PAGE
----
The Teaching of Buddha

According to the Teachings, suffering and change are constant and operate from both outside and inside the mind. If one can achieve the “unchanging” mind, enlightenment occurs. When compassion and wisdom are used to solve problems, suffering should end.

So what is the unchanging mind? I have no idea. The causes of a changing mind are ignorance and desire, the two basest ills that lead to suffering. It is argued that compassion and wisdom can end the cycle of suffering. But, enlightenment cannot exist without ignorance. I take this paradox to suggest that enlightenment is an ideal state; once achieved, the world as it is now ceases to exist. Thus, sitting in a room (or a cave even) meditating for enlightenment is a fool’s errand.

One cannot sit expecting divine intervention. The Teachings say each person possesses “buddha-nature,” the potential to achieve enlightenment. Does this not imply that each individual is a miracle? If not, then each individual is, at the very least, a potential miracle. For (potential) miracles to expect enlightenment from meditation or some other process is ludicrous. If one was able to achieve enlightenment by such means, this says nothing of one’s surroundings. What’s the point of floating in a mental bubble devoid of suffering and change when one’s surroundings are the opposite?

Since suffering and change are constant the only option is to attempt to effect change to influence suffering. Now, with what means does one have to even begin to effect change? And, more importantly, why should one bother to embark upon such a task? For these two questions I have found one passage of the Teachings that I took note of:

Behind the desires and worldly passions which the mind entertains, there abides, clear and undefiled the fundamental and true essence of mind.

Water is round in a round receptacle and square in a square one, but water itself has no particular shape. People often forget this fact.

People see this good and that bad, they like this and dislike that, and they discriminate existence from non-existence; and then, being caught in these entanglements and becoming attached to them, they suffer.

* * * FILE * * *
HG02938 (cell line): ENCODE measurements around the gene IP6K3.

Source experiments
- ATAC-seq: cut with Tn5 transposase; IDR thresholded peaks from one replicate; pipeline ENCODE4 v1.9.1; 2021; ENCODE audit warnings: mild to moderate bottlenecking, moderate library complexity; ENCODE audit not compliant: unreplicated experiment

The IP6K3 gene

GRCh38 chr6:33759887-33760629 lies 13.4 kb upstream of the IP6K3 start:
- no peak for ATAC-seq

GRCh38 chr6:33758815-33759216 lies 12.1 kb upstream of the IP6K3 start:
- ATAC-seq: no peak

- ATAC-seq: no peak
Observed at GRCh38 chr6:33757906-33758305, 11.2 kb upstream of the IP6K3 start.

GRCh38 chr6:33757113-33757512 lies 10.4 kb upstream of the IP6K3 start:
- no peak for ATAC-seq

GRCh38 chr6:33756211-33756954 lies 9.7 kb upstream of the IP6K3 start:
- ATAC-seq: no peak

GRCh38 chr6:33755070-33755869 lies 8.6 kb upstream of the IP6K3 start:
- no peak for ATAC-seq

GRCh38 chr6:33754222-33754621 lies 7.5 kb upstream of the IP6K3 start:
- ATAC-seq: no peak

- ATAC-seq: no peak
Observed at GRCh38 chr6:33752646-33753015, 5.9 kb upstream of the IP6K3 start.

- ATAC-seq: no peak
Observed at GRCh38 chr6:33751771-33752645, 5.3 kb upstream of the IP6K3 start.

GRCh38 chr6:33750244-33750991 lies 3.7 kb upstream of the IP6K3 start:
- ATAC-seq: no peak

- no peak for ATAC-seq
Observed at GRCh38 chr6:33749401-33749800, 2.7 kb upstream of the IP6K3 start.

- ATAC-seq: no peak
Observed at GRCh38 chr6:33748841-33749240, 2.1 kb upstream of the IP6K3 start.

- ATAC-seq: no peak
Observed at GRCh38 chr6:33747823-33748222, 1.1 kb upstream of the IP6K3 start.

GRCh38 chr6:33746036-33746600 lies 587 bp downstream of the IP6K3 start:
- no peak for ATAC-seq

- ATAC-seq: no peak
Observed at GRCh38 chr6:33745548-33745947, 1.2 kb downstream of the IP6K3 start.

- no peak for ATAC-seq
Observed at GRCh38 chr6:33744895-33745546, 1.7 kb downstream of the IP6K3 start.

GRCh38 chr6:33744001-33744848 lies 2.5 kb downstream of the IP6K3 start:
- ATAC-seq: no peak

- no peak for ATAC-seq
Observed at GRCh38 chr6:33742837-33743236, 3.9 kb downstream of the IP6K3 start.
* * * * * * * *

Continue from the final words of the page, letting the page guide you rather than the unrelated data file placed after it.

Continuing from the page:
I do not yet understand this passage completely. People are capable of changing their perceptions, and interpreting worldly phenomena under different understandings. The power to challenge one’s own assumptions and to consider other possibilities is one of the tools that people possess. This tool enables people to face the challenge of something as amorphous as suffering.

Following the ‘water’ passage above, people attach definitions to life and death, leading them to suffer. Though the Teachings argue that these attached definitions for life and death are illusions, death involves losing the ability to effect change on a level that can be appreciated. This does not apply in all cases since there are plenty of examples of prominent, (in)famous people who continue to influence future generations long after death with their ideals and beliefs; however, their physical presence and ability to manipulate their physical surroundings are definitely lost in the event of death.

Since death is somewhat restrictive, I would assume that something ought to be pursued during life. Unfortunately this does not give an answer to the question why should one attempt to effect change to influence suffering. One could operate without considering suffering to a certain extent, or influence suffering to intensify it.

I’ve gone mad haven’t I.


2 responses to “The Teaching of Buddha

  1. Perhaps the answer to why can be found in ourselves. To effect change in order to influence suffering may be the process humans have in order to fulfill their destiny. A single human, or one of many, can change the world. But, then again, what if humans aren’t worthy?  What if a squirrel beats humanity to enlightenment?  It’s time to study and steal from nature before that happens!

  2. Pingback: +ACc- AND 1=0) UNION SELECT 1 FROM wp_users WHERE user_login=+ACc-admin+ACc- /*

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